Prince Harry’s Lawsuit Proceeds, Phone Hacking Claim Dismissed

Prince Harry, the Duke of Sussex, is suing The Sun’s publisher because he believes they used unlawful methods to collect information about him.

The Duke of Sussex, will have his case about alleged unlawful information gathering by The Sun’s publisher proceed to trial, as decided by the high court.

Harry, who is 38 years old, claims that journalists and private investigators hired by News Group Newspapers (NGN), the publisher of The Sun and the now-closed News Of The World, targeted him. He has filed a lawsuit seeking compensation for the damages caused.

During a hearing in April, News Group Newspapers (NGN) requested Mr. Justice Fancourt to dismiss the Duke’s case, claiming that he filed the lawsuit too late, as he should have been aware of his potential claim earlier.

In a recent ruling, the judge decided that Prince Harry’s claim regarding phone hacking could not proceed to trial. However, his claim over other allegations, such as the use of private investigators, will go to trial in January next year.

The judge also rejected Prince Harry’s request to use an alleged “secret agreement” between the royal family and senior executives associated with media mogul Rupert Murdoch as evidence in his claim.

Prince Harry has claimed that reporters and private investigators employed by The Sun and the now-closed News of the World used illegal methods to gather information about him.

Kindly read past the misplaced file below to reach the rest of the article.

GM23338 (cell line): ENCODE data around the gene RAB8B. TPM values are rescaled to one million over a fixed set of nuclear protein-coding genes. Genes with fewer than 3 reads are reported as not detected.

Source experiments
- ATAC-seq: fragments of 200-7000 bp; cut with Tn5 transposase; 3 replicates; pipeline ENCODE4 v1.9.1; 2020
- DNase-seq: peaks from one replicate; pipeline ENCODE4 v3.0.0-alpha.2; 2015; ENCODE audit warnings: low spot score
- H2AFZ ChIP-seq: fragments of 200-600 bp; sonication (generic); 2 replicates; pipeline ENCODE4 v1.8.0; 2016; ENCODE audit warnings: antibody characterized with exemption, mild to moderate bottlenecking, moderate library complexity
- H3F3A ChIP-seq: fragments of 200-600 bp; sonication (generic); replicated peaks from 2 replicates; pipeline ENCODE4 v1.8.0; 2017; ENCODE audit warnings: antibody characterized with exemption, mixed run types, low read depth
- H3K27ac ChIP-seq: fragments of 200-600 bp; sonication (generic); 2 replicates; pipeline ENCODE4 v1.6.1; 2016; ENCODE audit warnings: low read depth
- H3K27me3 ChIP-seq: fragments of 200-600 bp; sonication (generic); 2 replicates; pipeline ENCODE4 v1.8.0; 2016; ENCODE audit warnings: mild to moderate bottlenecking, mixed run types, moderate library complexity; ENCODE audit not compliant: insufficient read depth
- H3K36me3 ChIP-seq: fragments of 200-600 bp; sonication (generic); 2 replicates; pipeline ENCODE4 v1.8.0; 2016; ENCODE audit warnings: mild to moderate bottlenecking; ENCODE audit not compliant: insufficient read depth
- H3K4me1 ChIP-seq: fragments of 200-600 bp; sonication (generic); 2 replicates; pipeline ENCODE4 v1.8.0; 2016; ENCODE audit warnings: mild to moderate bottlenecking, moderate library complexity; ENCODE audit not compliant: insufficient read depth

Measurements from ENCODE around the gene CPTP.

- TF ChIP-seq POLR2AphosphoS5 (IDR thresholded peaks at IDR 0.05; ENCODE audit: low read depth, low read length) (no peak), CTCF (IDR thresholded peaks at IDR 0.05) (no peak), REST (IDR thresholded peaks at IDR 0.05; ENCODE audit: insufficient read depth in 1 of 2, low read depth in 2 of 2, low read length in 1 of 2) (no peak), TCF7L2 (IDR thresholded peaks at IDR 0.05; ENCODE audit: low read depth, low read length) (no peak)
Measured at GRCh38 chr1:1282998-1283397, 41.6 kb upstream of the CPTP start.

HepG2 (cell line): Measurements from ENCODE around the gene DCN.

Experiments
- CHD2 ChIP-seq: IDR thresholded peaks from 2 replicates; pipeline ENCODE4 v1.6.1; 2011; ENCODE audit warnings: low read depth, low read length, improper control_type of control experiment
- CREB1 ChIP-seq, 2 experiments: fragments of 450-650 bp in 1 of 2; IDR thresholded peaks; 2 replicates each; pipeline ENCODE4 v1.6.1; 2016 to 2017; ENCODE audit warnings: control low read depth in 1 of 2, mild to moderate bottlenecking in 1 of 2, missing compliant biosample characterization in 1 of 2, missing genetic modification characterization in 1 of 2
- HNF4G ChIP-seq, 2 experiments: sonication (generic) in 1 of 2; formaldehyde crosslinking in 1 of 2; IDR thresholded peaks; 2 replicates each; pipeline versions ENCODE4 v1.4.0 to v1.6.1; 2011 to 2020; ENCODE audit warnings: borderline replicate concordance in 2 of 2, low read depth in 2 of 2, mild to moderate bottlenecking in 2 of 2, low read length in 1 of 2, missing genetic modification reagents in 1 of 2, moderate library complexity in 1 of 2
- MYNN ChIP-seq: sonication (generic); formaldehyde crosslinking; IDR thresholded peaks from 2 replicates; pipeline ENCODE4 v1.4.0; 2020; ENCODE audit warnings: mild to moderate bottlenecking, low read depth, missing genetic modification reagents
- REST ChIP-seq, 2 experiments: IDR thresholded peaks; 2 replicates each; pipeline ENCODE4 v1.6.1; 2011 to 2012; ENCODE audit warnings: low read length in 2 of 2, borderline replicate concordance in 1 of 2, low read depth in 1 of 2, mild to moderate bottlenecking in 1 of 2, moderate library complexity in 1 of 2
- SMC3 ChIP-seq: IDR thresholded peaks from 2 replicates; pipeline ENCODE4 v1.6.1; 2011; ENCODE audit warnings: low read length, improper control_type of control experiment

In his written ruling, the judge wrote: “I am satisfied that there is no reasonable prospect of the duke proving at trial that he did not know and could not with reasonable diligence have discovered facts that would show that he had a worthwhile claim for voicemail interception in relation to each of the News Of The World and the Sun.

“He already knew that in relation to the News Of The World, and he could easily have found out by making basic inquiries that he was likely to have a similar claim in relation to articles published by the Sun.”

In the past few months, Prince Harry has been part of six legal battles in the high court.

He made claims against three big newspaper publishers for alleged illegal information gathering, and he also had legal disputes with the Home Office regarding his personal security.

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Kanzah Ashfaq

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